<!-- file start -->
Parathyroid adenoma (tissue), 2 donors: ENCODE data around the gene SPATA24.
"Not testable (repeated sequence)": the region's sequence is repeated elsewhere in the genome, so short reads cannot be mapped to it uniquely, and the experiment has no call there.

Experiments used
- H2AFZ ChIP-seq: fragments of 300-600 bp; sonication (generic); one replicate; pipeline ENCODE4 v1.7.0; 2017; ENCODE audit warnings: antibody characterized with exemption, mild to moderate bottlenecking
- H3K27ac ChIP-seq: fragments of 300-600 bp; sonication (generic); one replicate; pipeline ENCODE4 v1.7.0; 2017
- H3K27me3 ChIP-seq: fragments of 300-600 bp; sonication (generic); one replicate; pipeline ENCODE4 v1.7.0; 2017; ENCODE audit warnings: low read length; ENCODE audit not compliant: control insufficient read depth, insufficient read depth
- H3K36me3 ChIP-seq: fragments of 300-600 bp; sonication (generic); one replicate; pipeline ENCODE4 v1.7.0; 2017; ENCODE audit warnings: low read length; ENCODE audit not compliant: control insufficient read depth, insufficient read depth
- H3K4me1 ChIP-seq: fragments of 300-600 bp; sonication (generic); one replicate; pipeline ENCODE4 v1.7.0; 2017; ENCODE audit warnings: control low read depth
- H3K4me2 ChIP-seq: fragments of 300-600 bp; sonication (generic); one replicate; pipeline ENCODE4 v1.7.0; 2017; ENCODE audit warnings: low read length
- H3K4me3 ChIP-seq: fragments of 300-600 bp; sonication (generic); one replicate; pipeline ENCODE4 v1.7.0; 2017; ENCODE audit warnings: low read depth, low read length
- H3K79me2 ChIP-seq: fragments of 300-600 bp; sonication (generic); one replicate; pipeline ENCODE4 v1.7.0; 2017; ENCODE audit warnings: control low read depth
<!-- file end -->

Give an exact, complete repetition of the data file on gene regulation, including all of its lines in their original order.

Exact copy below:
Parathyroid adenoma (tissue), 2 donors: ENCODE data around the gene SPATA24.
"Not testable (repeated sequence)": the region's sequence is repeated elsewhere in the genome, so short reads cannot be mapped to it uniquely, and the experiment has no call there.

Experiments used
- H2AFZ ChIP-seq: fragments of 300-600 bp; sonication (generic); one replicate; pipeline ENCODE4 v1.7.0; 2017; ENCODE audit warnings: antibody characterized with exemption, mild to moderate bottlenecking
- H3K27ac ChIP-seq: fragments of 300-600 bp; sonication (generic); one replicate; pipeline ENCODE4 v1.7.0; 2017
- H3K27me3 ChIP-seq: fragments of 300-600 bp; sonication (generic); one replicate; pipeline ENCODE4 v1.7.0; 2017; ENCODE audit warnings: low read length; ENCODE audit not compliant: control insufficient read depth, insufficient read depth
- H3K36me3 ChIP-seq: fragments of 300-600 bp; sonication (generic); one replicate; pipeline ENCODE4 v1.7.0; 2017; ENCODE audit warnings: low read length; ENCODE audit not compliant: control insufficient read depth, insufficient read depth
- H3K4me1 ChIP-seq: fragments of 300-600 bp; sonication (generic); one replicate; pipeline ENCODE4 v1.7.0; 2017; ENCODE audit warnings: control low read depth
- H3K4me2 ChIP-seq: fragments of 300-600 bp; sonication (generic); one replicate; pipeline ENCODE4 v1.7.0; 2017; ENCODE audit warnings: low read length
- H3K4me3 ChIP-seq: fragments of 300-600 bp; sonication (generic); one replicate; pipeline ENCODE4 v1.7.0; 2017; ENCODE audit warnings: low read depth, low read length
- H3K79me2 ChIP-seq: fragments of 300-600 bp; sonication (generic); one replicate; pipeline ENCODE4 v1.7.0; 2017; ENCODE audit warnings: control low read depth